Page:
What Is A Biosimilar?
The FDA approved RENFLEXIS as biosimilar to Remicade® (infliximab)

What are biosimilars?

Biosimilars are approved by the FDA as being highly similar to an already approved biologic medicine. The already approved biologic medicine is known as the reference product or originator biologic product.

Manufacturers must show that biosimilars have no clinically meaningful differences in safety, purity, or potency (safety and effectiveness) compared to the originator biologic product.

How is a biosimilar approved by the FDA?

A biosimilar must show that it has no clinically meaningful differences in effectiveness and safety from the originator biologic product. To demonstrate this, the FDA requires a biosimilar to be tested to prove the medicine is similar in several ways, including:

  • Similar effectiveness and safety: A biosimilar must prove it is highly similar in efficacy and safety.
  • Similar in how it works: A biosimilar works in the body in a similar way to the originator biologic product.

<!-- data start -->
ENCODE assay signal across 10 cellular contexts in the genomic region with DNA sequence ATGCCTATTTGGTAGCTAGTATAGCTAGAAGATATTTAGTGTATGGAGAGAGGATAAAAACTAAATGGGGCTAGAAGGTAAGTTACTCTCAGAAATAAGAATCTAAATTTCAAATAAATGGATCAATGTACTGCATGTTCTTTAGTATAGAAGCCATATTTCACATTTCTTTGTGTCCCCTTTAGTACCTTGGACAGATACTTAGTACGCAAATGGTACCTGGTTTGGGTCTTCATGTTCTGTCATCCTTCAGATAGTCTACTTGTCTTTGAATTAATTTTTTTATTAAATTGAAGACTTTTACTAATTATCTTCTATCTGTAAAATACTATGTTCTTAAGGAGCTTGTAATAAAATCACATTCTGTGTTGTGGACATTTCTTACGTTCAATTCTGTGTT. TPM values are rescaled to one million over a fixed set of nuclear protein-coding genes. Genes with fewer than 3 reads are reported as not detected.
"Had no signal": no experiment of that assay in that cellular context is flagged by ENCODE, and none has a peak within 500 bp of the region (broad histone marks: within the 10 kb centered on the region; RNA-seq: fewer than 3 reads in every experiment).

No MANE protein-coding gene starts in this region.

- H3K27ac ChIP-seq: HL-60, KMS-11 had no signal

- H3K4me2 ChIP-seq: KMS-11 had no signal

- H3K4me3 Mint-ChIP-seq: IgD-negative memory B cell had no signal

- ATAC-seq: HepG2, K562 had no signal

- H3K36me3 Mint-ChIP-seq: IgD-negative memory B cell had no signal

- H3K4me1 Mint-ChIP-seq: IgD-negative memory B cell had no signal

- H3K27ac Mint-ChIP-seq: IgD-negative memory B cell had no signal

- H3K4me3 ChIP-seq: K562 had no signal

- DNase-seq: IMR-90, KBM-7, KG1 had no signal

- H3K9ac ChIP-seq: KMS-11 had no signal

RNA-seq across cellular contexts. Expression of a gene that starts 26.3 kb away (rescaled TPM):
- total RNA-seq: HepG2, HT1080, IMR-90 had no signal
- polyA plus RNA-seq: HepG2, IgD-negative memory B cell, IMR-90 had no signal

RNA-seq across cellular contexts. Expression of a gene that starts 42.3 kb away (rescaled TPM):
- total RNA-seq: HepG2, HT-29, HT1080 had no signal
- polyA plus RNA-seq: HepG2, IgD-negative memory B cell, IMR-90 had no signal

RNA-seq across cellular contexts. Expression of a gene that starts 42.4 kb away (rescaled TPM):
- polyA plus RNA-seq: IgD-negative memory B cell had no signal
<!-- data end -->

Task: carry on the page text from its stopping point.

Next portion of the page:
• Similar structure: A biosimilar is developed in a way that ensures that it is similar in structure to the originator biologic product.

Biosimilars are the same as originator biologic product in the following ways:

  • Same dosage.
  • Taken the same way (for example, given as an infusion).

Why do biosimilars exist?

In the United States, biosimilars are approved under the Biologics Price Competition and Innovation Act. One of the goals of this act is to help more people get access to certain medicines.

Learn about The Merck Access Program

Important Safety Information

Only your doctor can recommend a course of treatment after checking your health condition. RENFLEXIS can cause serious side effects such as lowering your ability to fight infections. Some patients, especially those 65 years and older, have had serious infections caused by viruses, fungi, or bacteria that have spread throughout the body, including tuberculosis (TB) and histoplasmosis. Some of these infections have been fatal. Your doctor should monitor you closely for signs and symptoms of TB during treatment with RENFLEXIS.